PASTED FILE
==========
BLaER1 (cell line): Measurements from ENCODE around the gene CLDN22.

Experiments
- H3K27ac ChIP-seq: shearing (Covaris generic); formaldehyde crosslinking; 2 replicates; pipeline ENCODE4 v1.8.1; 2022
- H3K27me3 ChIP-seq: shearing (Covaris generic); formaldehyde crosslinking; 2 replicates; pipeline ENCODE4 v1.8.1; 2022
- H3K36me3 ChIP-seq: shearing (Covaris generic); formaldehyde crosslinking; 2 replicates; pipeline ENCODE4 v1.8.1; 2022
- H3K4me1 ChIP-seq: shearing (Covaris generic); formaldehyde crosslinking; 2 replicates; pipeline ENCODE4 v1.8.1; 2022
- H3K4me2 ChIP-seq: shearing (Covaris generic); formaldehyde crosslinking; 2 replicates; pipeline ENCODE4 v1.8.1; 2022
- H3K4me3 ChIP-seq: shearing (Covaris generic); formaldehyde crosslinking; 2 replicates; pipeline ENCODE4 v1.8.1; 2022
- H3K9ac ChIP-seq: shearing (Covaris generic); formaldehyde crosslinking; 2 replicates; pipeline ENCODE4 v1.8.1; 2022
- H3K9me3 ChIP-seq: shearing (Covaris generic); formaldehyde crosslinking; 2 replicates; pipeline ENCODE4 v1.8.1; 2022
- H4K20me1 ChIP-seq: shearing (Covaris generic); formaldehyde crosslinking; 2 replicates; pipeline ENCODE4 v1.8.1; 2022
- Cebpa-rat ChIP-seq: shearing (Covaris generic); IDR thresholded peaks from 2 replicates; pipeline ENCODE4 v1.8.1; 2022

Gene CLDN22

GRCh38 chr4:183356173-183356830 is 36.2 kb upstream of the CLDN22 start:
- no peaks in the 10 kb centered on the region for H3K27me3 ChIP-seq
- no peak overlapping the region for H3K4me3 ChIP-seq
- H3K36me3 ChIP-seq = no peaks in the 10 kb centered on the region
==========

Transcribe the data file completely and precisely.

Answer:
BLaER1 (cell line): Measurements from ENCODE around the gene CLDN22.

Experiments
- H3K27ac ChIP-seq: shearing (Covaris generic); formaldehyde crosslinking; 2 replicates; pipeline ENCODE4 v1.8.1; 2022
- H3K27me3 ChIP-seq: shearing (Covaris generic); formaldehyde crosslinking; 2 replicates; pipeline ENCODE4 v1.8.1; 2022
- H3K36me3 ChIP-seq: shearing (Covaris generic); formaldehyde crosslinking; 2 replicates; pipeline ENCODE4 v1.8.1; 2022
- H3K4me1 ChIP-seq: shearing (Covaris generic); formaldehyde crosslinking; 2 replicates; pipeline ENCODE4 v1.8.1; 2022
- H3K4me2 ChIP-seq: shearing (Covaris generic); formaldehyde crosslinking; 2 replicates; pipeline ENCODE4 v1.8.1; 2022
- H3K4me3 ChIP-seq: shearing (Covaris generic); formaldehyde crosslinking; 2 replicates; pipeline ENCODE4 v1.8.1; 2022
- H3K9ac ChIP-seq: shearing (Covaris generic); formaldehyde crosslinking; 2 replicates; pipeline ENCODE4 v1.8.1; 2022
- H3K9me3 ChIP-seq: shearing (Covaris generic); formaldehyde crosslinking; 2 replicates; pipeline ENCODE4 v1.8.1; 2022
- H4K20me1 ChIP-seq: shearing (Covaris generic); formaldehyde crosslinking; 2 replicates; pipeline ENCODE4 v1.8.1; 2022
- Cebpa-rat ChIP-seq: shearing (Covaris generic); IDR thresholded peaks from 2 replicates; pipeline ENCODE4 v1.8.1; 2022

Gene CLDN22

GRCh38 chr4:183356173-183356830 is 36.2 kb upstream of the CLDN22 start:
- no peaks in the 10 kb centered on the region for H3K27me3 ChIP-seq
- no peak overlapping the region for H3K4me3 ChIP-seq
- H3K36me3 ChIP-seq = no peaks in the 10 kb centered on the region